Expert warns popular car modification could lead to court summons

The tyre supplier and MOT tester ATS Euromaster has warned motorists against to their vehicle, else they .

Many drivers, young and old, like to add a personal touch to their car, helping to give it a .

However, a spokesperson for ATS Euromaster, noted that motorists should always check that any changes they wish to make are legal, stating that the of adding neon lights .

They advised: “Over the past couple of years, neon lights have taken over as the latest trend on TikTok and Instagram especially with car modifications, however this could land drivers in big trouble.

“Although there are no laws prohibiting the fitting of vehicle underglow, there are some strict rules on the types of lights you can display and where, according to the Road Vehicles Lighting Regulations 1989.”

According to ATS Euromaster, drivers must never fit any kind of light that could confuse their car with an emergency service vehicle.

This includes fitting blue lights, which are typically used when a police car, fire engine or ambulance is responding to an incident, or green lights, which are often used by doctors.

Drivers who fit a misleading light to their vehicle run the risk of facing a fine of £50 and being reported to court.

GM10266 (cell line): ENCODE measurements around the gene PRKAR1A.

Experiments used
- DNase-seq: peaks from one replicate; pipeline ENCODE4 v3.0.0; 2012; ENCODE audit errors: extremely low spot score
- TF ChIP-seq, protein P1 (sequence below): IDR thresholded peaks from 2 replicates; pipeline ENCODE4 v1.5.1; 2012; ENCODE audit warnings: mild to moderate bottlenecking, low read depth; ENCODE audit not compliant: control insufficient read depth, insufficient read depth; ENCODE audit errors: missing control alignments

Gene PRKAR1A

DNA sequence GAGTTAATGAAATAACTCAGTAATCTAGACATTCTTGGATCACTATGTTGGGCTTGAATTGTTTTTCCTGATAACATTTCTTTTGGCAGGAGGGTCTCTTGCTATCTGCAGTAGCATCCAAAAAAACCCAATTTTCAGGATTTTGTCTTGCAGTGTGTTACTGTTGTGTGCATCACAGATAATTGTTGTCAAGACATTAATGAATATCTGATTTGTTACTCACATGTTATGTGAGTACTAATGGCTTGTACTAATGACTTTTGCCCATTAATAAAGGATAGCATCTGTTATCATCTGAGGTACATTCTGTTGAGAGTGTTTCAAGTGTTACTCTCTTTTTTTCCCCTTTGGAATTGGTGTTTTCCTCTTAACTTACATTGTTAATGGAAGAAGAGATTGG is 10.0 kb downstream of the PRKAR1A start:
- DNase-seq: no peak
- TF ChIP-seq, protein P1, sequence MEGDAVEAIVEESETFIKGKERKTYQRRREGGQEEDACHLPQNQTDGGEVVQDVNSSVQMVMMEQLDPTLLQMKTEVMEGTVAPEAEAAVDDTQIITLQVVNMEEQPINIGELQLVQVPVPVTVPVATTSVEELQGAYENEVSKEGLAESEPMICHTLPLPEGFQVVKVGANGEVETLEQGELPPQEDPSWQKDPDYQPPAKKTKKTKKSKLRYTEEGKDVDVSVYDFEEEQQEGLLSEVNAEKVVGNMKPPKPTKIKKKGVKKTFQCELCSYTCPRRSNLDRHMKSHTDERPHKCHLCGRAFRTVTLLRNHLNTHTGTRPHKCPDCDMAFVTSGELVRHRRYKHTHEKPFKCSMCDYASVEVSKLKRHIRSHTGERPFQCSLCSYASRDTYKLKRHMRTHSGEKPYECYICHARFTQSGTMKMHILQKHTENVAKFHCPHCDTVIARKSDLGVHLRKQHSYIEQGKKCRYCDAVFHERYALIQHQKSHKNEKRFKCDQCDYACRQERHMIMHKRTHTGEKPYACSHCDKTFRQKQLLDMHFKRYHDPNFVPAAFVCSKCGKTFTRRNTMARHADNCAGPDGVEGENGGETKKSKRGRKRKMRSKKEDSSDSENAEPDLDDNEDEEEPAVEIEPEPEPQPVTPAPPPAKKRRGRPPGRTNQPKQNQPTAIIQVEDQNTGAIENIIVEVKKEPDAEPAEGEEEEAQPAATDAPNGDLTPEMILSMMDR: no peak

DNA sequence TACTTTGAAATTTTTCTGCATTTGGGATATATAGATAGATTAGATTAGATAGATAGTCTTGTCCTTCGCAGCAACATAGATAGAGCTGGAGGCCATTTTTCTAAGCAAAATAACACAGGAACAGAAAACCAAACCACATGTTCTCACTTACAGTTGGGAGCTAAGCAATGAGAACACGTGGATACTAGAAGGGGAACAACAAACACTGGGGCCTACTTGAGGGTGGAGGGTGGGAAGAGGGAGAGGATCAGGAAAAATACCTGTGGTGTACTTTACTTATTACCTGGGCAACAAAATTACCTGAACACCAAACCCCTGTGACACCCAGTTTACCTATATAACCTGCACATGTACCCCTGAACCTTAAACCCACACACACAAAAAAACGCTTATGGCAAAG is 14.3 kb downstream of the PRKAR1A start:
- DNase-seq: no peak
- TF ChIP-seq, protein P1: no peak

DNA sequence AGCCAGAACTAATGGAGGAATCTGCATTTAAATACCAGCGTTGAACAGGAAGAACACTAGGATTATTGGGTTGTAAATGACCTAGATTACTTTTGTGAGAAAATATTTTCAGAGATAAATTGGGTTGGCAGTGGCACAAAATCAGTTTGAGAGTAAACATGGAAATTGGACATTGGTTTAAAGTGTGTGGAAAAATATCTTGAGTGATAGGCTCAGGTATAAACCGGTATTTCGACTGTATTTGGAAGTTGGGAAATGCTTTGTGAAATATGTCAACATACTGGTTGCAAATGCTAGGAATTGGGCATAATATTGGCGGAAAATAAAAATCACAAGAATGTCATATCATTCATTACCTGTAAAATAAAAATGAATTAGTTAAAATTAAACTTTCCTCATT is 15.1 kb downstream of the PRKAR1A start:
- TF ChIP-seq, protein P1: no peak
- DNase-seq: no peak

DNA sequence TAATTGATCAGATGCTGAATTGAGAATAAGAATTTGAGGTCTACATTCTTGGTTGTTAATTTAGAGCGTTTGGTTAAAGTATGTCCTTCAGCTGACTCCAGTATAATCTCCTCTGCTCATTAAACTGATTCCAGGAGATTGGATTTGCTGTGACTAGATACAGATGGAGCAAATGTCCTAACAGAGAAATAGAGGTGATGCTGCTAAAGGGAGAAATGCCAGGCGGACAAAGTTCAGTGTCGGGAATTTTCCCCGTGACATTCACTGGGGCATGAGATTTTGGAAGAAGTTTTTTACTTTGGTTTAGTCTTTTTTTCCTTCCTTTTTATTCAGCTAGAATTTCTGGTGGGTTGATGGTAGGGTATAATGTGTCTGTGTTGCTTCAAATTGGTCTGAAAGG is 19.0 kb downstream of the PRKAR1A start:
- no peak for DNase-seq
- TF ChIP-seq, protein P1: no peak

Despite being one of the most common vehicle modifications, ATS Euromaster’s spokesperson also suggested that drivers should be mindful about where they place any stickers.

They continued: “Although stickers are a fun way to personalise your car and can be important, eg: having a child on board, there are some legal limitations.

“The Highway Code states that a driver’s windscreen must be kept clear of obstructions that interfere with vision. This includes any excessive window stickers or decals that may be too large or incorrectly placed and can obstruct the driver’s view.”

Whilst many companies offer stickers designed exclusively to go on cars, and are often incredibly cheap, motorists must always be mindful of where they are placed.

In particular, drivers must make sure that the stickers do not interfere with their view of their surroundings in any direction, including the rear window.

Whilst rogue stickers could cause a driver to be issued a £100 on the spot fine and three penalty points, it could also lead to the vehicle failing upcoming MOT tests.

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